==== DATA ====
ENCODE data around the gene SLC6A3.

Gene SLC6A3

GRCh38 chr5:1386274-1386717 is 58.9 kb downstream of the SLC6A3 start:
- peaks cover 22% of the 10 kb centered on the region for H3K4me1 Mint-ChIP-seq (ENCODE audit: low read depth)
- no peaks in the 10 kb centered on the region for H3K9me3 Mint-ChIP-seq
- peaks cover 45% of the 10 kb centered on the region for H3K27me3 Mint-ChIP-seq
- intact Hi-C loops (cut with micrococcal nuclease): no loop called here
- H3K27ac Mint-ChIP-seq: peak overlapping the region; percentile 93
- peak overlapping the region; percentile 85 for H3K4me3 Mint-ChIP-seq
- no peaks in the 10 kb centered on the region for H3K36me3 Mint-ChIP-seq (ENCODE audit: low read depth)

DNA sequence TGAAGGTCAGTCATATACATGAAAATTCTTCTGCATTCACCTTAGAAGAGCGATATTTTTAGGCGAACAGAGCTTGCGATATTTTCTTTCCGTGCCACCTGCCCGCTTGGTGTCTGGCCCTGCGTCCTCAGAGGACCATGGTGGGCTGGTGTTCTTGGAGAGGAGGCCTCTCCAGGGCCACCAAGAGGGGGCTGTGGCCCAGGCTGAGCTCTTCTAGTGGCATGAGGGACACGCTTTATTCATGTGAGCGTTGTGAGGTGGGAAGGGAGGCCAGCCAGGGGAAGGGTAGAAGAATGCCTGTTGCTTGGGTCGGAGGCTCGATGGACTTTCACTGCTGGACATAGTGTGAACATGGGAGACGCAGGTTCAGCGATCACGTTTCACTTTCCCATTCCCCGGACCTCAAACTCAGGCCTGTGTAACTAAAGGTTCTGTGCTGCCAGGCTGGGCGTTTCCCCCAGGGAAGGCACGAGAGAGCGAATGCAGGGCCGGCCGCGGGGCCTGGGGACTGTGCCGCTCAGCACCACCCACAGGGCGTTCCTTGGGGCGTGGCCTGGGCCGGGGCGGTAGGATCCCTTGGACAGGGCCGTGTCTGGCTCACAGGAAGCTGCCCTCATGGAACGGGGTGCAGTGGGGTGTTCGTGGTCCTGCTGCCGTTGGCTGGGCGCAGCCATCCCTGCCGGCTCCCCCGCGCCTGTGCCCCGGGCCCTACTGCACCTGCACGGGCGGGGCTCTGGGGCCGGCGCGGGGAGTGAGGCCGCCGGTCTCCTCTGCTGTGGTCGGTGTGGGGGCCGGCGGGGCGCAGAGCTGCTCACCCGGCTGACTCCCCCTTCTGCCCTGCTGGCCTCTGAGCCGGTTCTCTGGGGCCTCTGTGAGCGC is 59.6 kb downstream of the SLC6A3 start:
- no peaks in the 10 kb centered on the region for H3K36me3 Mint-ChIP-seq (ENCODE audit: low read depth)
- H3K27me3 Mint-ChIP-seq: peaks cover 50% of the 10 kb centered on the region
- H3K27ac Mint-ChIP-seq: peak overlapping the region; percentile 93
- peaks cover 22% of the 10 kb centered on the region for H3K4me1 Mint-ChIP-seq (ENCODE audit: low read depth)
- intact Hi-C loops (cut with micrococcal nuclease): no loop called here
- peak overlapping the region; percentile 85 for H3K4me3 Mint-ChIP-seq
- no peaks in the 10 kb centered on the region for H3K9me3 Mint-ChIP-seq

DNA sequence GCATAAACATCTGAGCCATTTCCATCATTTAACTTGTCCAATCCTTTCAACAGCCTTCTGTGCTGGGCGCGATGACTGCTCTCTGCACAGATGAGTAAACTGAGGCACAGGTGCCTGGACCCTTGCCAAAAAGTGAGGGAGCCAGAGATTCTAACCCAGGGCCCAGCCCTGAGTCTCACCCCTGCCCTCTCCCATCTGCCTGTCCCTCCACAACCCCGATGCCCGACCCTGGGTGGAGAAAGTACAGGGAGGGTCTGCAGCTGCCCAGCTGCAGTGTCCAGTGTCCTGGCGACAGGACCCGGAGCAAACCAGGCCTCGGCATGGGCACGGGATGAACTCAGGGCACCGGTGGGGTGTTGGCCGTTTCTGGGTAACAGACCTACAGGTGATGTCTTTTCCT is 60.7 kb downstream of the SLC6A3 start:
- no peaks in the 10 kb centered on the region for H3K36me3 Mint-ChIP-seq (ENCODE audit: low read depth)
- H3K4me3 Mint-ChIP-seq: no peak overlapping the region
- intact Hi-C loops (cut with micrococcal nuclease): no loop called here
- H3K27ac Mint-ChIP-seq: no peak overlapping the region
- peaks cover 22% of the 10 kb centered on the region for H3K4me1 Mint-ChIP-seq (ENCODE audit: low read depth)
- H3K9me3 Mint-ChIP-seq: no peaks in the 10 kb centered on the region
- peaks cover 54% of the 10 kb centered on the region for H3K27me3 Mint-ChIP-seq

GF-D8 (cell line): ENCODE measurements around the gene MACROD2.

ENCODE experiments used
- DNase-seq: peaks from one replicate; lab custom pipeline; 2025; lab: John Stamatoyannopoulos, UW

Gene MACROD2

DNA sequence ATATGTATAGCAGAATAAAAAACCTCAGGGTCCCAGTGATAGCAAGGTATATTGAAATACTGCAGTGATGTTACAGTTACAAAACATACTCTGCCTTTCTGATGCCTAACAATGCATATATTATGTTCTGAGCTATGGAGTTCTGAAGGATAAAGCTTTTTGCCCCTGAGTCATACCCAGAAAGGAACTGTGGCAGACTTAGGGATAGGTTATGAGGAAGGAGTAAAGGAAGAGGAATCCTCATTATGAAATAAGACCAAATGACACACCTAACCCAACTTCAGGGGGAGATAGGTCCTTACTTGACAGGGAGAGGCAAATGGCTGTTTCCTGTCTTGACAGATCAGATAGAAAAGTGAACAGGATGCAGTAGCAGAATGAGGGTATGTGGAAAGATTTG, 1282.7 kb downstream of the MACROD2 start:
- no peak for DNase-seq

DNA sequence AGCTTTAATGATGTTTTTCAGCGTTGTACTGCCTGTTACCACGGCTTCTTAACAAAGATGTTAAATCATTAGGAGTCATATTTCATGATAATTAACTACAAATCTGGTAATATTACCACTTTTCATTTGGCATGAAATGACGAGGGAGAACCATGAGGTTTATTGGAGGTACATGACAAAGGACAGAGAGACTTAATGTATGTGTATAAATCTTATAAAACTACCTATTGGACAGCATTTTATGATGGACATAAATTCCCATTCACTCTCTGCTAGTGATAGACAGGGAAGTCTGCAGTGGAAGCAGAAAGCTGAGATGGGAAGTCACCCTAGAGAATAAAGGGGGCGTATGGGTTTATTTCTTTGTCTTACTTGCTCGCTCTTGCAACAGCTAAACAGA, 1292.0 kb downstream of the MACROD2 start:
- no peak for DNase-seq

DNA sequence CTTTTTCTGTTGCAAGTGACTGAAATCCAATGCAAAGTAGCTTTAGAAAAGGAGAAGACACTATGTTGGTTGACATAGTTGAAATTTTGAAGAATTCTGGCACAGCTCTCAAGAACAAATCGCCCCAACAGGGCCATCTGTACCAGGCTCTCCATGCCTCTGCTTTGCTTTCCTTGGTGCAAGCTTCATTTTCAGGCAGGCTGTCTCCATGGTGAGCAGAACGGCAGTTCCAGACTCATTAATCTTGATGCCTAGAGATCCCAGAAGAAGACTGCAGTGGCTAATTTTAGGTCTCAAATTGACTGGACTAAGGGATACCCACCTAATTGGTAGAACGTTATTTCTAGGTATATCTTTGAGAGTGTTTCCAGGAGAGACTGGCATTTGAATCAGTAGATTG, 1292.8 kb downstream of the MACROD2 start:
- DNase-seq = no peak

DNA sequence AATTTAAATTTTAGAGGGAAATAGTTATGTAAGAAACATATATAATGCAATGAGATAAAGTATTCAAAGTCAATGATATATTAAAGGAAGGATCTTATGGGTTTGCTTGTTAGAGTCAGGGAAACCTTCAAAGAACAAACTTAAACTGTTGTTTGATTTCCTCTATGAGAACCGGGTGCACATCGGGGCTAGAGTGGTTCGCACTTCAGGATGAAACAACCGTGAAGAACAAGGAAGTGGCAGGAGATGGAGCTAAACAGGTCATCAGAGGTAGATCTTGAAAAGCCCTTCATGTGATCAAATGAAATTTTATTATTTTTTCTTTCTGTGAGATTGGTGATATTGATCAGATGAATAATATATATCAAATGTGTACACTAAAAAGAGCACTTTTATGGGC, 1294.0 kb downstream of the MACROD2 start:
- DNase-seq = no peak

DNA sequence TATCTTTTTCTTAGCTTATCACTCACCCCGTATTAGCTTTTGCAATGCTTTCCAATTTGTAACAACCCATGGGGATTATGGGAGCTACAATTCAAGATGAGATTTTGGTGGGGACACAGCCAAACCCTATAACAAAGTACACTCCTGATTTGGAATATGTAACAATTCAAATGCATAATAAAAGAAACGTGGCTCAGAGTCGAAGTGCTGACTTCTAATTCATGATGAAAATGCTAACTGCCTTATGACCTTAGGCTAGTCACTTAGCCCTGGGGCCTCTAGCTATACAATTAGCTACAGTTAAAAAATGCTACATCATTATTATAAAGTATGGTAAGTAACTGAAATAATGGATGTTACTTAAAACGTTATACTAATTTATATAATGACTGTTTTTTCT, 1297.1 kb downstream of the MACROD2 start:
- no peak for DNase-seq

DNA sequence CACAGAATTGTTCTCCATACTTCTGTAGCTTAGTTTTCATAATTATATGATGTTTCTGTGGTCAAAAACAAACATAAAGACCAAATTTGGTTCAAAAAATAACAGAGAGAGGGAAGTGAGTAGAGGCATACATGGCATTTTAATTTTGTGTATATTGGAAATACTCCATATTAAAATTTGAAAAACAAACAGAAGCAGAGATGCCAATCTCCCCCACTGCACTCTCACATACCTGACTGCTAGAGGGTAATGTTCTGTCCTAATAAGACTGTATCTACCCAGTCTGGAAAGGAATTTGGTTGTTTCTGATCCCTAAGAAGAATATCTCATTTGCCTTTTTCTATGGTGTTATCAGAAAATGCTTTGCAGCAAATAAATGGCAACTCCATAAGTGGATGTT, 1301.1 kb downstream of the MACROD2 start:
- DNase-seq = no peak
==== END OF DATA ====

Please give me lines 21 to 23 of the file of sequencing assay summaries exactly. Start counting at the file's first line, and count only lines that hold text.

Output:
- H3K4me3 Mint-ChIP-seq: no peak overlapping the region
- intact Hi-C loops (cut with micrococcal nuclease): no loop called here
- H3K27ac Mint-ChIP-seq: no peak overlapping the region